The most important date in the life of the Turnbull government came before it began, on 1 December 2009. That was the day Tony Abbott defeated Malcolm Turnbull after a revolt by the right wing of the party against Turnbull’s support for an emissions trading scheme to tackle global warming.
No one should doubt the trauma — the humiliation, the thwarted ambition — that being deposed by colleagues inflicts on a political leader. It is no exaggeration to say that the key aim of Turnbull’s decision-making as prime minister has been to forestall another attack on his leadership from the right, and avoid precisely what has happened this week.
Few leaders have enjoyed such a honeymoon after overthrowing their predecessor as Turnbull did when he replaced Abbott in September 2015. His stratospheric approval ratings reflected partly relief at the end of the constant combativeness of the Abbott years, and partly a welcoming of someone who seemed like a “modern” Liberal leader, friendly to science and technology, socially enlightened, and clearly in possession of “real life” experience.
In the years since then, in the eyes of those on the centre and the left of the political spectrum, Turnbull has shrunk in the job. The Turnbull those parts of the electorate thought they were getting has been in constant retreat.
The most striking retreats have concerned climate change, and have produced a series of fallback schemes, the latest of which was the National Energy Guarantee, itself subject to a spectacular sequence of reversals. The failure of nerve energised rather than neutralised Turnbull’s opponents, even as he seemed to abandon what he used to proclaim as one of his core commitments, and created a sense of a government in chaos.
While August bushfires raged in New South Wales, the climate change deniers in the Coalition showed again that they held veto power over any attempt to introduce anything resembling an effective carbon-reduction scheme.
For one group in particular, no concession would ever be sufficient. Just as all Turnbull’s future actions were shaped by losing the leadership, so have those of the man he went on to defeat, for whom revenge has become a driving motive. Allies of Tony Abbott — in the party and in the media — will never approve of Turnbull. Political management is made that much more difficult if an internal group like this one is ready to throw fuel on all the brush fires a government must face.
In leadership struggles such as this, a mutually reinforcing downward spiral grows, with poor polling driving internal discontent, and vice versa. Eventually, many MPs will think that the only way they can win the next election is by changing leader.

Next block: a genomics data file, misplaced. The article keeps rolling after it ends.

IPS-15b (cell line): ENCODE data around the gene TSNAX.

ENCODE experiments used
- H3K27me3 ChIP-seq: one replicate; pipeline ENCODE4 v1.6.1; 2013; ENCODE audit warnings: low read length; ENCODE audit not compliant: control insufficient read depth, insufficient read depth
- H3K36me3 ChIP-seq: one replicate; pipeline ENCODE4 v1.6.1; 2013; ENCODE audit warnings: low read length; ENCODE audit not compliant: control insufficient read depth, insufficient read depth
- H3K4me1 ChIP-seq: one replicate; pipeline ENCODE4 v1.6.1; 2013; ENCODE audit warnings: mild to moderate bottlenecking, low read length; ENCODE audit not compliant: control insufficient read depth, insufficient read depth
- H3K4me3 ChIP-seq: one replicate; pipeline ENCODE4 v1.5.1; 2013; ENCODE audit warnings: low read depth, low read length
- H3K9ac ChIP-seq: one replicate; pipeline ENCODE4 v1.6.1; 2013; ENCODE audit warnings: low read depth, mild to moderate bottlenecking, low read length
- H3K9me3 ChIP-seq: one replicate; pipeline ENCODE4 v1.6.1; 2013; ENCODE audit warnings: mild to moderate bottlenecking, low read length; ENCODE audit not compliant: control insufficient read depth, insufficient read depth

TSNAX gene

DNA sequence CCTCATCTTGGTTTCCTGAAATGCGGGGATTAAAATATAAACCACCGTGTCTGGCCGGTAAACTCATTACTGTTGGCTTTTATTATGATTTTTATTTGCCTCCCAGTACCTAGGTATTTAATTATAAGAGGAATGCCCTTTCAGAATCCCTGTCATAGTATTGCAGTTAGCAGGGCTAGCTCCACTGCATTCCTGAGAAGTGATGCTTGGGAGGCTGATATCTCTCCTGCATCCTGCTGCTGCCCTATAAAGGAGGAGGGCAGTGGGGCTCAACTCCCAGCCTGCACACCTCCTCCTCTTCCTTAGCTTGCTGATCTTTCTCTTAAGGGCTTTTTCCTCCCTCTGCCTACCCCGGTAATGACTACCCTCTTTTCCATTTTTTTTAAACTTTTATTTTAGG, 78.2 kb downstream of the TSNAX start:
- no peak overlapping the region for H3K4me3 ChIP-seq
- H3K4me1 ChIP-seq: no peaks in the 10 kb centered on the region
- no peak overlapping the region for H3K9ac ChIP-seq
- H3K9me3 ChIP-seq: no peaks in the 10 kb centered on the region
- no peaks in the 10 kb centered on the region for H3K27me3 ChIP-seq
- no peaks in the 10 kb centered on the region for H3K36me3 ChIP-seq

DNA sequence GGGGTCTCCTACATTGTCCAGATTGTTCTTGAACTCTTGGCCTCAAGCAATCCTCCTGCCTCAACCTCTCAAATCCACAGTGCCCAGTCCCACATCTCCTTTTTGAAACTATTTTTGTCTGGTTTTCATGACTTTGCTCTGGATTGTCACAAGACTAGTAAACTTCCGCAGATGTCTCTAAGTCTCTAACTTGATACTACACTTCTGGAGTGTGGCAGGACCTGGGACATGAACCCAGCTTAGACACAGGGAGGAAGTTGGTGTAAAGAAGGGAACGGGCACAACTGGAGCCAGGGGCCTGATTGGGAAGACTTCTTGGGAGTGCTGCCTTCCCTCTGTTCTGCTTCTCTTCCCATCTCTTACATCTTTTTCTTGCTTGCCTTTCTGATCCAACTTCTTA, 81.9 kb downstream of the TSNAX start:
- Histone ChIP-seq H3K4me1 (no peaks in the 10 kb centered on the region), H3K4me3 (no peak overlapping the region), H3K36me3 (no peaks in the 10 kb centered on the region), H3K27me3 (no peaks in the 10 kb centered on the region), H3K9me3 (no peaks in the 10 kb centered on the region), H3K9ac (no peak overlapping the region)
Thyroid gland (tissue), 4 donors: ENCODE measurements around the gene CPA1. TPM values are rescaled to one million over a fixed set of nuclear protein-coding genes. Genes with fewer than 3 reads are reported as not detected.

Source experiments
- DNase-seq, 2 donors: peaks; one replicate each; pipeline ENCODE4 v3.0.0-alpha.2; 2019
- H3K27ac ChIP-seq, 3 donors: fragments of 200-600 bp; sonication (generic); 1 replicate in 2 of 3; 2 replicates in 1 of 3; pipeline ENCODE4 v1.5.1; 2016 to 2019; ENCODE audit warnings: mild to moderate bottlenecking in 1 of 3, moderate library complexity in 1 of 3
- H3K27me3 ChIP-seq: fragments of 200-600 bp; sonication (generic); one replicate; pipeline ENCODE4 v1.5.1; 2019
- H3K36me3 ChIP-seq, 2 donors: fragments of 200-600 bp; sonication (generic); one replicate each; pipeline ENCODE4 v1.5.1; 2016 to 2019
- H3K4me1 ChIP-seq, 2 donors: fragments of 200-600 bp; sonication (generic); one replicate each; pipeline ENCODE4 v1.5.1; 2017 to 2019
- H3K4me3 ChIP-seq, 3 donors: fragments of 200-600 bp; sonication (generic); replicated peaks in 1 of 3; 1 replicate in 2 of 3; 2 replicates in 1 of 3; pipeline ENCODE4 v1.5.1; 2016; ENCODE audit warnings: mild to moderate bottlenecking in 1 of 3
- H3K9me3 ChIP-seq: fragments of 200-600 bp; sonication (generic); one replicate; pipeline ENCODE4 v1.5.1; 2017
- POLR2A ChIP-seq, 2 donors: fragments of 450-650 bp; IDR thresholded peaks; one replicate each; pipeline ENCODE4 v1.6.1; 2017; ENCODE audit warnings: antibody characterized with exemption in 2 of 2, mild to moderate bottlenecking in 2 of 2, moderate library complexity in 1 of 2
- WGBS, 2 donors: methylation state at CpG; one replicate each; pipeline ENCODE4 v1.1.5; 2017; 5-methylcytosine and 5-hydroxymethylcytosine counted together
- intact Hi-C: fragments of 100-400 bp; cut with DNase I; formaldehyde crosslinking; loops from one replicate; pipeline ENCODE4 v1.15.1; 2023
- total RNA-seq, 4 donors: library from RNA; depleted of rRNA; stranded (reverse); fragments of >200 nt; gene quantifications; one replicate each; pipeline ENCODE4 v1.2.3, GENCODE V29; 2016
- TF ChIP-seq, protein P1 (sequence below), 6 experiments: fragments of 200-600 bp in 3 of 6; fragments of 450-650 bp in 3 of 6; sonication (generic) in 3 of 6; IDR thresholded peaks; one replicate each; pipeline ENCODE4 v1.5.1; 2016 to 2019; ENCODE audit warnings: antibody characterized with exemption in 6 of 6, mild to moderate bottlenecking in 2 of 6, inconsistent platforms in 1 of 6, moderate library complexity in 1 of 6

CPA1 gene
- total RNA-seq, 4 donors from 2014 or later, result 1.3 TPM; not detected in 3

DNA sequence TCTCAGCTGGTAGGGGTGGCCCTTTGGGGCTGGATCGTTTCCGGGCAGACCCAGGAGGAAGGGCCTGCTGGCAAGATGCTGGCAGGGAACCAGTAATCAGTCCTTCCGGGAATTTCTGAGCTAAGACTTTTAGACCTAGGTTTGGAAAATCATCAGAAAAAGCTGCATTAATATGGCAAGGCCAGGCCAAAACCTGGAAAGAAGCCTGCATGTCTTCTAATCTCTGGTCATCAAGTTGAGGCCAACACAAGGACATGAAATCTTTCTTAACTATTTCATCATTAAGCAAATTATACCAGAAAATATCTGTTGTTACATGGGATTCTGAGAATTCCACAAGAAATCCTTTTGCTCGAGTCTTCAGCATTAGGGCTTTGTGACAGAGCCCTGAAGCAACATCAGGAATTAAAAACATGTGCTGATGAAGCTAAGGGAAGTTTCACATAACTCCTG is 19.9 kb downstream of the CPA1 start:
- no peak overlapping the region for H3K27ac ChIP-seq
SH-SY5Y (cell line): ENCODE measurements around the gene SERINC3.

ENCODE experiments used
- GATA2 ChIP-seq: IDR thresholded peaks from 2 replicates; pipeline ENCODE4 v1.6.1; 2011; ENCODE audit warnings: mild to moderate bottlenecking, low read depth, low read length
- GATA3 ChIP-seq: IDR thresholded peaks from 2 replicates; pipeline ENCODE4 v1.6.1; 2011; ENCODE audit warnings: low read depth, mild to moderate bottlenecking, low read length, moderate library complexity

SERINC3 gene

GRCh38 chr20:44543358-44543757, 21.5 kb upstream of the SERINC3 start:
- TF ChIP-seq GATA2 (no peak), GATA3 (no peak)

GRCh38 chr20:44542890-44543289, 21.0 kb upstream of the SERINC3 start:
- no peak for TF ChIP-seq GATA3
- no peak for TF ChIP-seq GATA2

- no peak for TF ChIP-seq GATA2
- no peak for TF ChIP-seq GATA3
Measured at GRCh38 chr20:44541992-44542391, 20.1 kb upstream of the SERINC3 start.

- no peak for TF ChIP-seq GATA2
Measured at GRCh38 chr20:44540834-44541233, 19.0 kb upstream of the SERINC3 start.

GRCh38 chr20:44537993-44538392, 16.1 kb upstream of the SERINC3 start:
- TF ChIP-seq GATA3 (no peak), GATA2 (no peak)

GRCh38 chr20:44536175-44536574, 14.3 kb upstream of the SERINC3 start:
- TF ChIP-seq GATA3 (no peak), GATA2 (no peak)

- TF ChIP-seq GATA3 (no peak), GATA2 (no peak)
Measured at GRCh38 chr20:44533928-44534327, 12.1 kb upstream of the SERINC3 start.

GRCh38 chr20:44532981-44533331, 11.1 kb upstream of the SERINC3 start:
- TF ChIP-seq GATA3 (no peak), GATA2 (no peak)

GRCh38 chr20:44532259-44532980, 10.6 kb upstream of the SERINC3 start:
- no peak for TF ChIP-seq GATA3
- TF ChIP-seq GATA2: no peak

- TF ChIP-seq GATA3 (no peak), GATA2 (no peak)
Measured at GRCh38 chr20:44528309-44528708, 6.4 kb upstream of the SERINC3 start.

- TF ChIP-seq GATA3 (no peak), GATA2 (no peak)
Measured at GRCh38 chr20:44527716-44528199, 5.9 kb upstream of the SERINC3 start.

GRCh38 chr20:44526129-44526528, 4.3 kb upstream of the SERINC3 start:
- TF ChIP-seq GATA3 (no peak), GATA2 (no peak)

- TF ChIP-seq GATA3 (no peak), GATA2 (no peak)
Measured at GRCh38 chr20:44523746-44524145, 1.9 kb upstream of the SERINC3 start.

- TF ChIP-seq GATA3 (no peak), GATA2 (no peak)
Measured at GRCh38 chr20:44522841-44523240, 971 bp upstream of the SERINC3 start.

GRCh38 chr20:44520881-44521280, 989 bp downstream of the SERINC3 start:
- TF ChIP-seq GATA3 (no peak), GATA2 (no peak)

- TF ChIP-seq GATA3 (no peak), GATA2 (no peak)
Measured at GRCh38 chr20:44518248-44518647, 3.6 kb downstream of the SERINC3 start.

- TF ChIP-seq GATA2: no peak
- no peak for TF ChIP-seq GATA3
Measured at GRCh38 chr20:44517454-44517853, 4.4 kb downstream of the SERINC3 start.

Yet even in opposition, as history shows, fewer than one-in-three leadership “coups” are followed by an election victory. Within governing parties, only two out of seventeen recent instances at state and federal level resulted in a parliamentary majority at the next election. In twelve cases the government lost power, and in three others (including Julia Gillard in 2010) it went from majority to minority government. The two winners were Paul Keating in 1993, who then went on to a huge defeat in 1996, and Turnbull, who survived with a one-seat majority in 2016.
One reason for the failures is the fact that changing leaders in government seems akin to cheating the public, who had voted the leader in at the last election. Another is that the change constitutes a very public admission that the government is not working.
While much of the public focus is on the relative attributes of the two contenders, more basic in determining the aftermath of a forced change of leader are process and relationships. Changing leaders in government is usually a bloody process that creates many resentments likely to haunt the new leader.
An interesting sidelight on the recent internal discontent with Turnbull is that vocal opinion is so out of touch with public opinion. It is driven by a group — among Murdoch tabloid columnists, commercial talk radio, and Sky News commentators — who command public attention. They may be close to the centre of political gravity inside the Coalition parties, but they are out of step with the electorate as a whole. Their internal success could well be a recipe for electoral failure. ●